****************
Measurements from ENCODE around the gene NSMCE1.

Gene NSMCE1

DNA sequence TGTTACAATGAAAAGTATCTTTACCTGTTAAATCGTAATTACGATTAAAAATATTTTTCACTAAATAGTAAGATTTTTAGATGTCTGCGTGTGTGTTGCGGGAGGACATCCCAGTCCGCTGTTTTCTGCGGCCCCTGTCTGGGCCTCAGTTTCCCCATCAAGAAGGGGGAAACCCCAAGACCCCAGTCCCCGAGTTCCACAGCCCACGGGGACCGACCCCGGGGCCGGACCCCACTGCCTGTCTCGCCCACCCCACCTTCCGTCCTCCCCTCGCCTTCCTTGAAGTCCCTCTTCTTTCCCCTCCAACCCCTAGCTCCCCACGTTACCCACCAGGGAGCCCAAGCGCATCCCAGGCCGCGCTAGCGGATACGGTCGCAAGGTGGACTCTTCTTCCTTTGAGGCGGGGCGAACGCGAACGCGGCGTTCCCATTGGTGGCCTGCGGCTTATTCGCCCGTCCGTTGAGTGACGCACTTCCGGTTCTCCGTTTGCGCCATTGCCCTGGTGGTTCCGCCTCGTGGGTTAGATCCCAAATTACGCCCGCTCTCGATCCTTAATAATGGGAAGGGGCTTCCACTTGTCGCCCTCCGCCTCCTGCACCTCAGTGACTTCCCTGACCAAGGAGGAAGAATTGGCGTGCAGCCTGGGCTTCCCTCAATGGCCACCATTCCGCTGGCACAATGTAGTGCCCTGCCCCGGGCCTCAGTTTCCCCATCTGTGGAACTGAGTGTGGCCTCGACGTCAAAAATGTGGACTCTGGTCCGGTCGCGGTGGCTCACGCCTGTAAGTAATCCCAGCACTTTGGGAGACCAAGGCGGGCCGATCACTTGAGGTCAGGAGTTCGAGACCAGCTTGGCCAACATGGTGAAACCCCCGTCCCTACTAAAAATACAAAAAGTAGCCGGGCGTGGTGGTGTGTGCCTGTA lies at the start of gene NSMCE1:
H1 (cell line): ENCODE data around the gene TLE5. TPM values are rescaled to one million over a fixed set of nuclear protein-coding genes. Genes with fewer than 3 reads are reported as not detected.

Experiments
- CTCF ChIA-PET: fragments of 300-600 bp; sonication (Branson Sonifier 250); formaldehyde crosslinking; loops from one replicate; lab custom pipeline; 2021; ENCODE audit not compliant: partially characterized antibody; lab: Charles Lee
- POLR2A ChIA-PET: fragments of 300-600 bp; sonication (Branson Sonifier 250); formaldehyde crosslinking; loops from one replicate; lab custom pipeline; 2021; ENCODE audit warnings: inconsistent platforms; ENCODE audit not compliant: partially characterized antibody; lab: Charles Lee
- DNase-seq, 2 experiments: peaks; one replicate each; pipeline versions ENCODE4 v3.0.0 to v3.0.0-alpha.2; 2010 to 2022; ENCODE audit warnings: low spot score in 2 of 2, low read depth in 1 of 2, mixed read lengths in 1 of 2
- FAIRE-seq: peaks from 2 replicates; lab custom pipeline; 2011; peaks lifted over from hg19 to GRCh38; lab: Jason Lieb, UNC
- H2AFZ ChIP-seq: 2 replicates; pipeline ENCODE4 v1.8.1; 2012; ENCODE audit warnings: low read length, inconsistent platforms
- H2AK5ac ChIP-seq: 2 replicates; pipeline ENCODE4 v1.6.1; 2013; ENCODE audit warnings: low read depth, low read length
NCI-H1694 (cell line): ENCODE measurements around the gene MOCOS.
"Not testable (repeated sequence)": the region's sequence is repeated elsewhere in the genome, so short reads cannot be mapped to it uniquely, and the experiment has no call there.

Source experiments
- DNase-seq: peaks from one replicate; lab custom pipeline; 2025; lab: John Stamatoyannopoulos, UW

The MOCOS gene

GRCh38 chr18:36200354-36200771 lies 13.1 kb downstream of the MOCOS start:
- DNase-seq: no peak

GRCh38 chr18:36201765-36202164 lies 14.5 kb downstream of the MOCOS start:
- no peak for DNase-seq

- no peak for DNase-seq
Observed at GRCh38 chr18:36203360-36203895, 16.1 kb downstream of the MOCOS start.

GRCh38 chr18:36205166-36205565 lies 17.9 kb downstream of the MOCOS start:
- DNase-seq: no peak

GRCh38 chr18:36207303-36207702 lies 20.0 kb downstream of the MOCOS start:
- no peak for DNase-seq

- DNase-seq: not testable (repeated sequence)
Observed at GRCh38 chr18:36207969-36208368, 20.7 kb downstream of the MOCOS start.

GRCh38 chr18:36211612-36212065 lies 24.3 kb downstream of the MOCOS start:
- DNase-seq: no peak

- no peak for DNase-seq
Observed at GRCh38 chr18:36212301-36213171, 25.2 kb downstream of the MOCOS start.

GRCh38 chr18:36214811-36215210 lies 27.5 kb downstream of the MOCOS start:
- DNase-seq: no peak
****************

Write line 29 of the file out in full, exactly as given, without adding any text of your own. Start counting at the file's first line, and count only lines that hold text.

GRCh38 chr18:36211612-36212065 lies 24.3 kb downstream of the MOCOS start: